After a mysterious single-car accident, the victim – a man in his late 30s – lies comatose in the hospital. Before the accident he was a powerful businessman, wildly successful by any measure but also known for his cutthroat business tactics. Now he finds himself trapped in a prison that took him a lifetime to build: the prison of his own mind.
Guarding the prison are his emotions, which have taken on vivid personas inside his mind. Some are friends, some are foes, and they all have their own agendas. Some aim to trick him or dominate him, others to comfort or inspire him. But the one objective they all share is to force him to face up to the demons of his past and the deep truths about who he is and how he's lived his life, all of which he's conveniently ignored until now. Fear, Rage, Agony, Love, Passion, Reason and Pride take turns engaging the man in this emotional warfare.
Two people hold vigil at the man's bedside: his wife and his best friend. They are desperate to understand how the accident happened and to see even the tiniest sign that the man will regain consciousness. But the man's recovery is not their only concern: is it possible that he somehow found out their secret, and that the “accident” wasn't really an accident at all? Would he ever be able to forgive them?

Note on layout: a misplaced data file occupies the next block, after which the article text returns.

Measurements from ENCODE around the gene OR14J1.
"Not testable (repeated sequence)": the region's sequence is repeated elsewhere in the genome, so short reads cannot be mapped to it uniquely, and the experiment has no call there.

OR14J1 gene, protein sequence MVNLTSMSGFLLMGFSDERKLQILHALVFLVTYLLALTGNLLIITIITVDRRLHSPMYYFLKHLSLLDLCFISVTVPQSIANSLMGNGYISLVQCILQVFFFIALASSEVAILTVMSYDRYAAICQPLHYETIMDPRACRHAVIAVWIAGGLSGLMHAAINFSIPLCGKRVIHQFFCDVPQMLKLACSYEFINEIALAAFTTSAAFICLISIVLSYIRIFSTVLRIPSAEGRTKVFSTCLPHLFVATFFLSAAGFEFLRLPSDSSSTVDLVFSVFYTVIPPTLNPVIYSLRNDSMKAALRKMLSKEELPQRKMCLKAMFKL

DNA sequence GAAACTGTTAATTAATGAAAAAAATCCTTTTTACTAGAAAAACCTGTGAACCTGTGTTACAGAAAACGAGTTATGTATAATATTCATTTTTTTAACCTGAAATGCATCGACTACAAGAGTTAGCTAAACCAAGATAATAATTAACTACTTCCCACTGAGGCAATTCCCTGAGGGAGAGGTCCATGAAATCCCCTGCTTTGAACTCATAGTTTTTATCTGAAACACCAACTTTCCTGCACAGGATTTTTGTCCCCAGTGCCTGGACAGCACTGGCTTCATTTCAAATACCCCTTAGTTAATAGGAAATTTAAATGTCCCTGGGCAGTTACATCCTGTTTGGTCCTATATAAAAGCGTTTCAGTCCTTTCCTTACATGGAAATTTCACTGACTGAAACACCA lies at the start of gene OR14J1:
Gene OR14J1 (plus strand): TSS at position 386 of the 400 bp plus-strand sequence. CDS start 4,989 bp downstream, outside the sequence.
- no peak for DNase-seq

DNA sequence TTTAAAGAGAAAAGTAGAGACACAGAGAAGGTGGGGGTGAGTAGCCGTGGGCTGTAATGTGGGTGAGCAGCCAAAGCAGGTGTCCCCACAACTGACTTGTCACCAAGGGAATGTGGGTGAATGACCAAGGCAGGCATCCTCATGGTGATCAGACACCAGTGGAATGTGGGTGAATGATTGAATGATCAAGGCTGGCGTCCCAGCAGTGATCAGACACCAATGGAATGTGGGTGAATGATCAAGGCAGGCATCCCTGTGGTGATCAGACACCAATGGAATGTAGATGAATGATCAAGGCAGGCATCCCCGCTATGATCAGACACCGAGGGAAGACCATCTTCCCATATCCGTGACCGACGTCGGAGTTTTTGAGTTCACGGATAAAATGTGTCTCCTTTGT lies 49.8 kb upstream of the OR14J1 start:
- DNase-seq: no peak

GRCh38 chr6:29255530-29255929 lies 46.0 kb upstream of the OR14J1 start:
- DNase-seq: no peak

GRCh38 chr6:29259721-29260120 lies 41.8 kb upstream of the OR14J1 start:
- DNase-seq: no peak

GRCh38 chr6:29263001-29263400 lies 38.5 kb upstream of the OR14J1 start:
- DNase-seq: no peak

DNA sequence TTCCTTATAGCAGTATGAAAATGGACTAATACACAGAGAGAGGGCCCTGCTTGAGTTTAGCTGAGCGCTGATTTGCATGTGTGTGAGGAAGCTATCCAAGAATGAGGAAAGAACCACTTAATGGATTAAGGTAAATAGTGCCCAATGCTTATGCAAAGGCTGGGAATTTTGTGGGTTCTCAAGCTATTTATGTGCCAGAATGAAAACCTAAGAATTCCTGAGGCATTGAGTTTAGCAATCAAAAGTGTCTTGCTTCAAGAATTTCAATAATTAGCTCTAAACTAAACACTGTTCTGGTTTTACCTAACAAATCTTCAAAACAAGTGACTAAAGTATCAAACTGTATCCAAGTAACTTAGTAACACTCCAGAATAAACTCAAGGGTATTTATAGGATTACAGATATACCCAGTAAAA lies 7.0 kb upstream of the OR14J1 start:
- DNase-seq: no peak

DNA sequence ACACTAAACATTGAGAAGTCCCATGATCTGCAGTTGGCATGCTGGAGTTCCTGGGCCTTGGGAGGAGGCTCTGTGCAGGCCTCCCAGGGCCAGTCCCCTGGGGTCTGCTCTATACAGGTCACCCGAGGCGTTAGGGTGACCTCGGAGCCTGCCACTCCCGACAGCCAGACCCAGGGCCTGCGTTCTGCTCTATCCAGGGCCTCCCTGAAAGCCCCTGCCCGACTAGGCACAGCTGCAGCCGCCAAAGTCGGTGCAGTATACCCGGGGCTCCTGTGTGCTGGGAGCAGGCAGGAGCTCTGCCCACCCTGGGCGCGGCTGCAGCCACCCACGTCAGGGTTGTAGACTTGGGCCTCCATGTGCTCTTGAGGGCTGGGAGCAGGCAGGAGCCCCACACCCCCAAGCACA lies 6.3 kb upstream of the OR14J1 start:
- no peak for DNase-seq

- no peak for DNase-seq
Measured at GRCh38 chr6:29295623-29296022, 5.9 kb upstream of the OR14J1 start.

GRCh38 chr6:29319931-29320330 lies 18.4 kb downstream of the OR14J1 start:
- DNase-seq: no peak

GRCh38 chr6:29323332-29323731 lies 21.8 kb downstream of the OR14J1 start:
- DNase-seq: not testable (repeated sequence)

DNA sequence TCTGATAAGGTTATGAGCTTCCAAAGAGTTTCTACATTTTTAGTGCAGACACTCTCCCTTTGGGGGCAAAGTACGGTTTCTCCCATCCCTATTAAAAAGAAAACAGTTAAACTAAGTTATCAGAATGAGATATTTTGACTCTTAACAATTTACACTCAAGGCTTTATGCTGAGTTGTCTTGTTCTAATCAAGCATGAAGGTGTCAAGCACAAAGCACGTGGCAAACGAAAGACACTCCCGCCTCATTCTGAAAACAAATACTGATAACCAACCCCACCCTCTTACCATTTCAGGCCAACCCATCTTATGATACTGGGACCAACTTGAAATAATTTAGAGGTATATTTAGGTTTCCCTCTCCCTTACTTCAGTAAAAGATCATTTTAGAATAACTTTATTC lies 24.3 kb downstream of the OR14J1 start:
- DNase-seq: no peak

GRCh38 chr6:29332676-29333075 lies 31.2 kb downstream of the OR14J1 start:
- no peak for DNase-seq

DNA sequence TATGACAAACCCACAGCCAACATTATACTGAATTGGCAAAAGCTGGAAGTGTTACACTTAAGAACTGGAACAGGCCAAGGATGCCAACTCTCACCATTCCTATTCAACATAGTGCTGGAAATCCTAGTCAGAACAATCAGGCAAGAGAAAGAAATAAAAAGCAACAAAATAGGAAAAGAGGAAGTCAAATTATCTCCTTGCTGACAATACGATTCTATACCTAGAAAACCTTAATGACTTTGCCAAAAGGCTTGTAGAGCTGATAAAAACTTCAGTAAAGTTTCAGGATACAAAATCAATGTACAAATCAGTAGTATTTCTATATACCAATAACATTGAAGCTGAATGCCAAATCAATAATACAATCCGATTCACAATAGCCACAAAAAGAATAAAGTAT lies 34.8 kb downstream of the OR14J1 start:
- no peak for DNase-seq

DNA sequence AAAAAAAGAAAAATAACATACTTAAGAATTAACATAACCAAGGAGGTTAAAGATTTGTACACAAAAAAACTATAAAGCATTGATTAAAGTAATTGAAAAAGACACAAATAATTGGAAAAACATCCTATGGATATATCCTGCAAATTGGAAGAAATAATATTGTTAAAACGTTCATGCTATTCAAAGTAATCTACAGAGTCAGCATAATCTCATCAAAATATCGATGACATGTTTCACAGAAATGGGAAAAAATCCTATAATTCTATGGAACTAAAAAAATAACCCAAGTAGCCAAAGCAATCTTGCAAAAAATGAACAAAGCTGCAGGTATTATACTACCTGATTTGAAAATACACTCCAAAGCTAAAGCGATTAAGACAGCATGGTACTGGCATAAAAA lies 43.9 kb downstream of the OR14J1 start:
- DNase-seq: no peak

Will the man have the strength to face the truth about himself and the ones he loves? The story unfolds over his twentyday emotional struggle with Fear, Rage, Agony, Love, Passion, Reason and Pride, in which each day of coma is represented by a song [sic].
First and foremost, the stage itself serves as a perfect backdrop for the story, as its lower half resembles the scene of the accident (complete with an actual wrecked car) and its upper half looks like a hospital (complete with morphine drip and a bed). Along the staircases that separate them are items that symbolize Me’s life, such as stuffed animals, an office desk, and plants. In addition, the lighting changes frequently seize the sentiments of the story (so everything is bathed in red for anger and love, blue for sadness, and so on), and brief scenes of nature, driving, children, and other thematic film clips play behind the bed to embellish the encapsulation. Again, it’s a relatively subdued and static presentation, but it definitely elevates the exhibition beyond mere rock show.